Back in 2012 Geek Native covered the Kickstarter project The Doom That Came to Atlantic City. It looked good. The project funded. We’re told artists did work on the game but weren’t paid. The project was then cancelled, backers lost their money and the promised refunds never appeared.
The good news first; Cryptozoic stepped in, made the game and made sure all backers got a free copy. Thank you Cryptozoic. You can still buy the game from Amazon as a result.
Now the bad news; The American legal system in the form of the FTC (Federal Trade Commission) got involved. This is important as it is the first time that the FTC’s gone the full distance in acting against a Kickstarter.
They found that Erik Chevalier, the original creator, spent most of the money raised on unrelated personal expenses such as rent, a move of cities and licenses for a new project. They calculate there’s some $111,793 owed.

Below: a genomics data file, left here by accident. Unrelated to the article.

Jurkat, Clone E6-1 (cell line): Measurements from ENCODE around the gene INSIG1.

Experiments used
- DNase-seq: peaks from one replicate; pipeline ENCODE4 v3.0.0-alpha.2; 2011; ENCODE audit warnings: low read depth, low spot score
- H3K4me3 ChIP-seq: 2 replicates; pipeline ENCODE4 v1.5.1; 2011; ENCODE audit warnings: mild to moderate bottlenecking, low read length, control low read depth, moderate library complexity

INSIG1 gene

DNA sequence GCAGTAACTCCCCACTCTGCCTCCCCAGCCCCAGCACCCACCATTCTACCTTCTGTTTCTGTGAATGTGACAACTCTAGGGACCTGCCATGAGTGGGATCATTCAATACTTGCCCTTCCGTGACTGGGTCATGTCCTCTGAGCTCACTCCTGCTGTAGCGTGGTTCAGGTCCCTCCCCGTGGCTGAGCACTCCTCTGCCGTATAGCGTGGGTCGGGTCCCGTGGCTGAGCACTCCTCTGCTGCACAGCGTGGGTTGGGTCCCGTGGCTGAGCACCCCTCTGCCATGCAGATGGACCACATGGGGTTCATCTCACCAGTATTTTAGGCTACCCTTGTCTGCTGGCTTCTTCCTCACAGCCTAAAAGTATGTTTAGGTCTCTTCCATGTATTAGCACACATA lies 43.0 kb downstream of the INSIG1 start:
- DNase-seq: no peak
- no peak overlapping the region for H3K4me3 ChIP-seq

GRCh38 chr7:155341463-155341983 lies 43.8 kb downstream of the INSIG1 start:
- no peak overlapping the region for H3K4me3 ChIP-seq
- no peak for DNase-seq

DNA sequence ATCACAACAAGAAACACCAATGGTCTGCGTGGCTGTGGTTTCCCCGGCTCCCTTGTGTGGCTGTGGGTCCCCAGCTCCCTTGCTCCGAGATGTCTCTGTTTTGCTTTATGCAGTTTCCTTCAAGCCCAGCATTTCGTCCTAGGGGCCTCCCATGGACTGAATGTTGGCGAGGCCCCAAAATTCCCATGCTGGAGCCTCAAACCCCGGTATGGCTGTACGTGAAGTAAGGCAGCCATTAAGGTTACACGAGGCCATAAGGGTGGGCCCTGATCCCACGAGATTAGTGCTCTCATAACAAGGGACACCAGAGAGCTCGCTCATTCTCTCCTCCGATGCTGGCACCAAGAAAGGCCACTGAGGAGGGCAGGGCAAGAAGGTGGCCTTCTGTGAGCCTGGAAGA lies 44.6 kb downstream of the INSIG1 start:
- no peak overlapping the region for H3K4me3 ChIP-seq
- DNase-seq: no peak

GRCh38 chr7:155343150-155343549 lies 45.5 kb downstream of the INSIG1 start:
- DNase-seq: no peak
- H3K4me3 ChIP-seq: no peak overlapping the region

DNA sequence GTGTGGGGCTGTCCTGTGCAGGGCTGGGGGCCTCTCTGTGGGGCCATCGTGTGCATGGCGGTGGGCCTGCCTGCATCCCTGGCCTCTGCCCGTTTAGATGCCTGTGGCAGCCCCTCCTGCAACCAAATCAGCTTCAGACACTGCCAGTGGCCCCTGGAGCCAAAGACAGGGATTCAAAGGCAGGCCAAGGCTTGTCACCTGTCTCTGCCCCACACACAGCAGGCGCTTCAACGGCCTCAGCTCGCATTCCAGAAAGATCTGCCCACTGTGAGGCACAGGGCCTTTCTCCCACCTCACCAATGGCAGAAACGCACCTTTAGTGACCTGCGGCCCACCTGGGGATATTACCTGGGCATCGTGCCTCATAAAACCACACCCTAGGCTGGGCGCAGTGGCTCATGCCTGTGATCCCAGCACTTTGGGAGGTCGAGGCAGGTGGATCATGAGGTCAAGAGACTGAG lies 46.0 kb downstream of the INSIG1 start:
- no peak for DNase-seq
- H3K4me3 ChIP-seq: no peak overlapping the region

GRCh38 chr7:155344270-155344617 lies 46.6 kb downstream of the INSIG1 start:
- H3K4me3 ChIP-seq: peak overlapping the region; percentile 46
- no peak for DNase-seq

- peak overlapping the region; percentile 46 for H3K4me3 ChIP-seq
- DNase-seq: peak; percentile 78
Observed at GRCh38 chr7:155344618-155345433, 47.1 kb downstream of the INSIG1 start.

The catch? Chevalier doesn’t have to pay the money back. He doesn’t have the money to pay back. The American system has put a ruling in place on this, though, which is if it turns out he’s lying about his financial situation he’ll then have to pay but the hundred thousand Dollars.
The publicity will have been a nightmare for Chevalier. Given the strength of The Doom That Came to Atlantic City it looks like had plenty of talent but he’ll struggle to Kickstart anything again.
The FTC’s ruling may turned $111,793 into a ghost of a fine that only materialises if the conditions are right but they have given Chevalier a gentle tap on the wrist. He’s now legally banned from lying. Kotaku report;
Under the settlement order, Chevalier is prohibited from making misrepresentations about any crowdfunding campaign and from failing to honor stated refund policies. He is also barred from disclosing or otherwise benefiting from customers’ personal information, and failing to dispose of such information properly.
There’s more on Kotaku about this story.